Thrombectomy impractical, may do more harm in patients with extensive stroke
Endovascular treatment (EVT) confers no benefit to patients with extensive stroke and may even contribute to an increased risk of haemorrhage and mortality, with the elderly being at the highest risk, a study has found.
The retrospective study involved 248 patients with extensive baseline infarcts (Alberta Stroke Program Early Computed Tomography [CT] Score ≤5) attributed to anterior circulation stroke. Half of the population underwent EVT while the other half received best medical treatment.
The primary functional endpoints were rates of good (modified Rankin Scale score of ≤3) and very poor outcome (modified Rankin Scale score of ≥5) at 90 days. Symptomatic intracerebral haemorrhage was designated as the secondary safety endpoint.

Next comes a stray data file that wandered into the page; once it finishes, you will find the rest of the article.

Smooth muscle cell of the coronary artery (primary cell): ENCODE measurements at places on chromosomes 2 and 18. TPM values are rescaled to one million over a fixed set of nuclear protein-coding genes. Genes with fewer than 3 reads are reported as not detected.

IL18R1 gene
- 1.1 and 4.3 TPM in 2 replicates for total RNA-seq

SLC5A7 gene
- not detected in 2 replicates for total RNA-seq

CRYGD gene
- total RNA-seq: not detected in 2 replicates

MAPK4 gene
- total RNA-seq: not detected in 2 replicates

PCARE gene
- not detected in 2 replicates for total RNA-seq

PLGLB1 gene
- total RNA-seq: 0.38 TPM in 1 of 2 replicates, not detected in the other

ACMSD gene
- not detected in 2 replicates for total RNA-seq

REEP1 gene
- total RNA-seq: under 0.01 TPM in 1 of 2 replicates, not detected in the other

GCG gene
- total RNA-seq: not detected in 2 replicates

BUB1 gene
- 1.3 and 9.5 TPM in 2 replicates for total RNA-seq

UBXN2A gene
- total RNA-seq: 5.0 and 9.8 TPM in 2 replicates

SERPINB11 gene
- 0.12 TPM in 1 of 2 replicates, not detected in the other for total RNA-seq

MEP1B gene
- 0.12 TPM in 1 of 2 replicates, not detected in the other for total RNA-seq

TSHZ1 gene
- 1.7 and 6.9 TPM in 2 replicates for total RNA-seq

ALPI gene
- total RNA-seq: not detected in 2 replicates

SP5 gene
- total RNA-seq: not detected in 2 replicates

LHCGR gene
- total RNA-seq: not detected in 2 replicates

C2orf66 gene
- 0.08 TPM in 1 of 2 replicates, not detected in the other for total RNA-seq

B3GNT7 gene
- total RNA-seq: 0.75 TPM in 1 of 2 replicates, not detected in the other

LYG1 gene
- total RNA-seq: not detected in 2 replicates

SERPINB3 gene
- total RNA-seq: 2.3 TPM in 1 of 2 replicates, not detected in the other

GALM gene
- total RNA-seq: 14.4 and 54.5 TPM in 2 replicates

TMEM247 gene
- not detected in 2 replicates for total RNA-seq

There was no significant difference in the number of patients who achieved good functional outcome in the EVT and best medical treatment group (27.4 percent vs 25 percent; p=0.665). Factors independently associated with very poor outcome were advanced age (adjusted odds ratio [aOR], 1.08, 95 percent confidence interval [CI], 1.05–1.10; p<0.001) and symptomatic intracerebral haemorrhage (aOR, 6.35, 95 percent CI, 2.08–19.35; p<0.001).
In terms of secondary outcomes, patients in the EVT vs best medical treatment group had higher mortality (43.5 percent vs 28.9 percent; p=0.025) and developed symptomatic intracerebral haemorrhage more frequently (16.1 percent vs 5.6 percent; p=0.008).
The lowest rates of good functional outcome (≈15 percent) were observed among patients with failed and partial recanalization (modified Thrombolysis in Cerebral Infarction Scale score of 0/1–2a). On the other hand, patients with complete recanalization (modified Thrombolysis in Cerebral Infarction Scale score of 3) with recanalization attempts ≤2 benefitted the most with EVT (modified Rankin Scale score of ≤3).